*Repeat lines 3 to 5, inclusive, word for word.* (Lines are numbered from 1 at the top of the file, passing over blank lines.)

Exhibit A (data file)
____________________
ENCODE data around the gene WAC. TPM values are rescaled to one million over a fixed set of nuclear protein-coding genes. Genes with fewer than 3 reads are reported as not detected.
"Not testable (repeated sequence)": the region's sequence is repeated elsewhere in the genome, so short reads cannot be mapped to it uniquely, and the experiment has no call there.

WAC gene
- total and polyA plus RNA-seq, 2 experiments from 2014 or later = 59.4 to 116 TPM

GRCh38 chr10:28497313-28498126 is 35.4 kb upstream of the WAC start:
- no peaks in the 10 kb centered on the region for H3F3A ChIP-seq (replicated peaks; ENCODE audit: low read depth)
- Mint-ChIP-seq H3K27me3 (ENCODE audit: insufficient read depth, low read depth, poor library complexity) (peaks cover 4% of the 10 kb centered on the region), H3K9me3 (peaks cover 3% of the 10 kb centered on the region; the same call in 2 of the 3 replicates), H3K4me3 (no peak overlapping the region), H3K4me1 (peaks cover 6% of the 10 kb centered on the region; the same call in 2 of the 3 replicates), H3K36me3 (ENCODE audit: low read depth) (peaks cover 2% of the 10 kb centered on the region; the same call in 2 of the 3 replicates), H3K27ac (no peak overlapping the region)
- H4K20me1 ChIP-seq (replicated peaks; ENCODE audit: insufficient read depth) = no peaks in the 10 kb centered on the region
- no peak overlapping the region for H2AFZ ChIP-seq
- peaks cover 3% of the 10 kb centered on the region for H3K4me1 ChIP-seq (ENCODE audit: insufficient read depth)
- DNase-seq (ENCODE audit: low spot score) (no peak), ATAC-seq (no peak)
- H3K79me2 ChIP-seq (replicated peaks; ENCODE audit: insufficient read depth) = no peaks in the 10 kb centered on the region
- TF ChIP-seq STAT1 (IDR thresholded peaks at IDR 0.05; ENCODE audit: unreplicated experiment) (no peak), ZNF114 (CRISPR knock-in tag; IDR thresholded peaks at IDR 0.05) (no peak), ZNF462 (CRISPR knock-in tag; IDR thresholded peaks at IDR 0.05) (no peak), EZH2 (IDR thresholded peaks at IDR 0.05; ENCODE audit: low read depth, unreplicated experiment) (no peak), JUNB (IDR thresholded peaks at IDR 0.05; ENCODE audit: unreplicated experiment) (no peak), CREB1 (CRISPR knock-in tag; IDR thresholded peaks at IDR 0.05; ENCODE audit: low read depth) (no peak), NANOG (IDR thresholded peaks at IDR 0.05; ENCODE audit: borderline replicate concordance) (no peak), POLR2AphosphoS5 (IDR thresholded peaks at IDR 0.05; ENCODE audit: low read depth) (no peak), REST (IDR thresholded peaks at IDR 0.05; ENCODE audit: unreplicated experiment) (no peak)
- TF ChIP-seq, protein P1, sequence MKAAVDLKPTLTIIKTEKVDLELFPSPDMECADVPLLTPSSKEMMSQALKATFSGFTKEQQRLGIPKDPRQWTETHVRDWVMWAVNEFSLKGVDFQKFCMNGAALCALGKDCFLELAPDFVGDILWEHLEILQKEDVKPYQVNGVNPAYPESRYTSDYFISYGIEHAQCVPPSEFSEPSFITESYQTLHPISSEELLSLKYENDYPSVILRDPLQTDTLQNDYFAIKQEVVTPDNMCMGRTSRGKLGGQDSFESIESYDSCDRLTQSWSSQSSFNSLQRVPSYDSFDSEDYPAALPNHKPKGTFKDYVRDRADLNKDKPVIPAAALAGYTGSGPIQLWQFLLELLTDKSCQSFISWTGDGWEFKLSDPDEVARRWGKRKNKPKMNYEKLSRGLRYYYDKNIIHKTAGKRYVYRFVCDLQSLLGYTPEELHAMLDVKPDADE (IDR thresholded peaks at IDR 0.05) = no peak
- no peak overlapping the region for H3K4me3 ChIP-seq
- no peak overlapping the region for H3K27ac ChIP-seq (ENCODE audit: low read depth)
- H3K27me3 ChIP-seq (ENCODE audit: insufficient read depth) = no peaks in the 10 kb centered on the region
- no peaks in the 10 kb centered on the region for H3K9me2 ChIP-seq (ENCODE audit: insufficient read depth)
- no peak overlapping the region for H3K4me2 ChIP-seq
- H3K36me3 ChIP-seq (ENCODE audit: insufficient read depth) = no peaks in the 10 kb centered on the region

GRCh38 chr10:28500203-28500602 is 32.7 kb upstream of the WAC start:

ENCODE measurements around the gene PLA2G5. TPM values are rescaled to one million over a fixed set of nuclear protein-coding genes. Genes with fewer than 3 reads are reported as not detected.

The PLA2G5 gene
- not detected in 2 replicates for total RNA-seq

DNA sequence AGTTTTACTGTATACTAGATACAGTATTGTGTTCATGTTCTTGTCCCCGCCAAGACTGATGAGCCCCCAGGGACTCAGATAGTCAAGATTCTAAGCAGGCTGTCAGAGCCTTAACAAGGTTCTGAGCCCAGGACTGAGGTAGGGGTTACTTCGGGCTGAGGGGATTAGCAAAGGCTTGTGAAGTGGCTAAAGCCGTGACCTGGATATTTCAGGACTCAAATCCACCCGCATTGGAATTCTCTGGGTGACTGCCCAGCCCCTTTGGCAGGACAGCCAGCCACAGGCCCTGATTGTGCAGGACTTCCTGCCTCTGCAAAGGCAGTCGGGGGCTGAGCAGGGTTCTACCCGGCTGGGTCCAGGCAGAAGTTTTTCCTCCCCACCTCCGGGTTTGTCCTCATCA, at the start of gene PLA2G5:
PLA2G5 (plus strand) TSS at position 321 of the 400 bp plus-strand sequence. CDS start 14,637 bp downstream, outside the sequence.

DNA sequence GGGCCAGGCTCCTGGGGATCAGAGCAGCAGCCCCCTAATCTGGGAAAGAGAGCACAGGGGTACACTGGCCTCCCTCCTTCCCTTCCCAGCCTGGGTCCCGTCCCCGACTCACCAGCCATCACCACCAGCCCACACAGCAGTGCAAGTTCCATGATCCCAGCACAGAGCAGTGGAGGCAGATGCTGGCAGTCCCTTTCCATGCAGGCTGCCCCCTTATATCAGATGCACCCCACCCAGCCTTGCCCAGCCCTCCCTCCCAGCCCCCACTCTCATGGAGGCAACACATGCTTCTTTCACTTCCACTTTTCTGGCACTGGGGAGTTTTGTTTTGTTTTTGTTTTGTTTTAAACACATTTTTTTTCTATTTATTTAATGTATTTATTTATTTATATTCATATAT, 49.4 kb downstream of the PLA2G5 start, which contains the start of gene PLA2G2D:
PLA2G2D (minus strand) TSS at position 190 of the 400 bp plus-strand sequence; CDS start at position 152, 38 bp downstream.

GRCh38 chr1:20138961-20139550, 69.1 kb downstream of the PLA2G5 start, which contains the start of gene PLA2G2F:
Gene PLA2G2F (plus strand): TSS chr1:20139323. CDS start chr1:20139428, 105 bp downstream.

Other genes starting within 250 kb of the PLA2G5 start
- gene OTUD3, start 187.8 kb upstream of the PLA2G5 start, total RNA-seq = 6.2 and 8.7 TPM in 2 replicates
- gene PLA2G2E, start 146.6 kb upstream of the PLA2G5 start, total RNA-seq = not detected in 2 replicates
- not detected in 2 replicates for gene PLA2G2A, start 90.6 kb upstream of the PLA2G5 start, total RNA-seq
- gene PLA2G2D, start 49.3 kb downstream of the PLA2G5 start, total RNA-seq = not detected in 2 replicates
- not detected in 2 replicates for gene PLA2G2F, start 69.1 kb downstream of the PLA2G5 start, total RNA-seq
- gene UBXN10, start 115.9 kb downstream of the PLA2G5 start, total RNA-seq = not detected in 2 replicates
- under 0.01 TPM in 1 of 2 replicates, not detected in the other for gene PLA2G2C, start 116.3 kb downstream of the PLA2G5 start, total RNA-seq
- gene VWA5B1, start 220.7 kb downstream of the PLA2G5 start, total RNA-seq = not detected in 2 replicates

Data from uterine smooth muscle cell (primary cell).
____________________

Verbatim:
WAC gene
- total and polyA plus RNA-seq, 2 experiments from 2014 or later = 59.4 to 116 TPM

GRCh38 chr10:28497313-28498126 is 35.4 kb upstream of the WAC start: